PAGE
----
Projects

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The multi-million Rand "Special Facilities Project" improvements by the JDA included:
  • Facilities for commuters, taxi operators and drivers;
  • A market for traditional medicines and consulting and treatment rooms for traditional healers;
  • A general informal trading market;
  • A precinct or neighbourhood centre including offices for precinct management, meeting and training rooms for health workers and for environment and conservation, and a visitors' and security centre;
  • Public open space with a small retail component;
  • Environmental upgrade of existing pavements and provision of new pedestrian spaces, safety measures and amenities; and
  • An impressive array of public art adorns the buildings including innovative mosaic work and imposing hand-made steel gates and doors.

Taxi ranks

The taxi rank can accommodate more than 250 vehicles and serve a significant number of commuters each day. In line with the City Council's and JDA's requirement to take holding and ranking taxis off the streets and traders off the pavements, one of the main considerations in the design of the special facility was to create appropriate formal accommodation for taxi operators.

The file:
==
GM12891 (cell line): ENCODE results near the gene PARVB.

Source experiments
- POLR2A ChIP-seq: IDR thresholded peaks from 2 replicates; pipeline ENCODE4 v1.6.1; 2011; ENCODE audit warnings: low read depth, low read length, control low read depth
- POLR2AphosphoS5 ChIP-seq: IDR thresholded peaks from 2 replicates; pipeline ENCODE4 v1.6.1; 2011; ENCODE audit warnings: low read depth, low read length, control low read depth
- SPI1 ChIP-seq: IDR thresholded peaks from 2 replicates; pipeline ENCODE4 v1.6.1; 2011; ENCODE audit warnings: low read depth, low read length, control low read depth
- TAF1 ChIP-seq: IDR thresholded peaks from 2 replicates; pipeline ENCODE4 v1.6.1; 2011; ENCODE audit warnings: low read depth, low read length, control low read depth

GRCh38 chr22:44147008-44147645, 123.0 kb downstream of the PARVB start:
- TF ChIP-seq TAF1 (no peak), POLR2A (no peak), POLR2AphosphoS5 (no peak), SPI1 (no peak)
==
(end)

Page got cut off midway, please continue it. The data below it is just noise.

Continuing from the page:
The allocated taxi holding area also has a formal space for the preparation of food. The taxi rank is designed on a larger scale. Graceful steel-framed structures with curved galvanised IBR roofs shelter the ranking lanes between pavement platforms. The building straddles a broad walkway that links the new market, through the taxi rank, to the area beneath the motorway where trading was once conducted.

The muti market

An impressive feature of the market is the double-storey building that houses muti traders on the ground floor and consulting rooms above.

These rooms each have a low 1,6m-high door, which lends to the traditional feel of the building as patrons have to bend to enter, a sign of submissiveness to the traditional healer. The walls of the consulting rooms are used not only as partitions, but also as storage spaces, with cubicles that can be used by healers to store their medicines. The rooms have bathrooms for use not only as ablution facilities but also during healing procedures. The zinc bowl is used for regurgitation and the bath for ceremonial cleansing.

An open area is being used for the Friday market. Each Friday, supplies are brought in from areas such as Lesotho and KwaZulu-Natal to be sold to dealers in bulk.